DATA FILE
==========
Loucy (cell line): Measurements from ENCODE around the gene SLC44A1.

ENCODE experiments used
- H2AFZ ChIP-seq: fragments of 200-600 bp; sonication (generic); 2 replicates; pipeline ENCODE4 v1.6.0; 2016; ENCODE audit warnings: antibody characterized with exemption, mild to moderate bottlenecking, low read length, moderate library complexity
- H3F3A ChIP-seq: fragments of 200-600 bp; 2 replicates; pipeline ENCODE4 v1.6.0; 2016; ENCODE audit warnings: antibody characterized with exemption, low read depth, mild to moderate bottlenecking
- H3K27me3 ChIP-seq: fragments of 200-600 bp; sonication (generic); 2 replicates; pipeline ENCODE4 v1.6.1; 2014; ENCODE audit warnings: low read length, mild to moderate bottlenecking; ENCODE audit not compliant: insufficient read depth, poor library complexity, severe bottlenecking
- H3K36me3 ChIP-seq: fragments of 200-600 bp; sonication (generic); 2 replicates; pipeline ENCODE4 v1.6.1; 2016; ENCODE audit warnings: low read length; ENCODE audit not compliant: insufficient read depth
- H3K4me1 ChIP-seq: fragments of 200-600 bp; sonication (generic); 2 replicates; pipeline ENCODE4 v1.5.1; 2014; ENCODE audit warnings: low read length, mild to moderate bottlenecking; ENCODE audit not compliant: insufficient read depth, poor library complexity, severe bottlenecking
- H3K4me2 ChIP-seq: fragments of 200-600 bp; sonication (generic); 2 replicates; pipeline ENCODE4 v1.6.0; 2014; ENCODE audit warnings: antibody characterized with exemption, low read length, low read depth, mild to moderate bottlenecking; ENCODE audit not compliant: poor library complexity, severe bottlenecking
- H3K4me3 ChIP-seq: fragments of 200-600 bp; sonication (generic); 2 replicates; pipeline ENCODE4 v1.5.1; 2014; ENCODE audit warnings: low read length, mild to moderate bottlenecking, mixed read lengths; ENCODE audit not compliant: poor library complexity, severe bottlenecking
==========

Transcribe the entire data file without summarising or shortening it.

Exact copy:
Loucy (cell line): Measurements from ENCODE around the gene SLC44A1.

ENCODE experiments used
- H2AFZ ChIP-seq: fragments of 200-600 bp; sonication (generic); 2 replicates; pipeline ENCODE4 v1.6.0; 2016; ENCODE audit warnings: antibody characterized with exemption, mild to moderate bottlenecking, low read length, moderate library complexity
- H3F3A ChIP-seq: fragments of 200-600 bp; 2 replicates; pipeline ENCODE4 v1.6.0; 2016; ENCODE audit warnings: antibody characterized with exemption, low read depth, mild to moderate bottlenecking
- H3K27me3 ChIP-seq: fragments of 200-600 bp; sonication (generic); 2 replicates; pipeline ENCODE4 v1.6.1; 2014; ENCODE audit warnings: low read length, mild to moderate bottlenecking; ENCODE audit not compliant: insufficient read depth, poor library complexity, severe bottlenecking
- H3K36me3 ChIP-seq: fragments of 200-600 bp; sonication (generic); 2 replicates; pipeline ENCODE4 v1.6.1; 2016; ENCODE audit warnings: low read length; ENCODE audit not compliant: insufficient read depth
- H3K4me1 ChIP-seq: fragments of 200-600 bp; sonication (generic); 2 replicates; pipeline ENCODE4 v1.5.1; 2014; ENCODE audit warnings: low read length, mild to moderate bottlenecking; ENCODE audit not compliant: insufficient read depth, poor library complexity, severe bottlenecking
- H3K4me2 ChIP-seq: fragments of 200-600 bp; sonication (generic); 2 replicates; pipeline ENCODE4 v1.6.0; 2014; ENCODE audit warnings: antibody characterized with exemption, low read length, low read depth, mild to moderate bottlenecking; ENCODE audit not compliant: poor library complexity, severe bottlenecking
- H3K4me3 ChIP-seq: fragments of 200-600 bp; sonication (generic); 2 replicates; pipeline ENCODE4 v1.5.1; 2014; ENCODE audit warnings: low read length, mild to moderate bottlenecking, mixed read lengths; ENCODE audit not compliant: poor library complexity, severe bottlenecking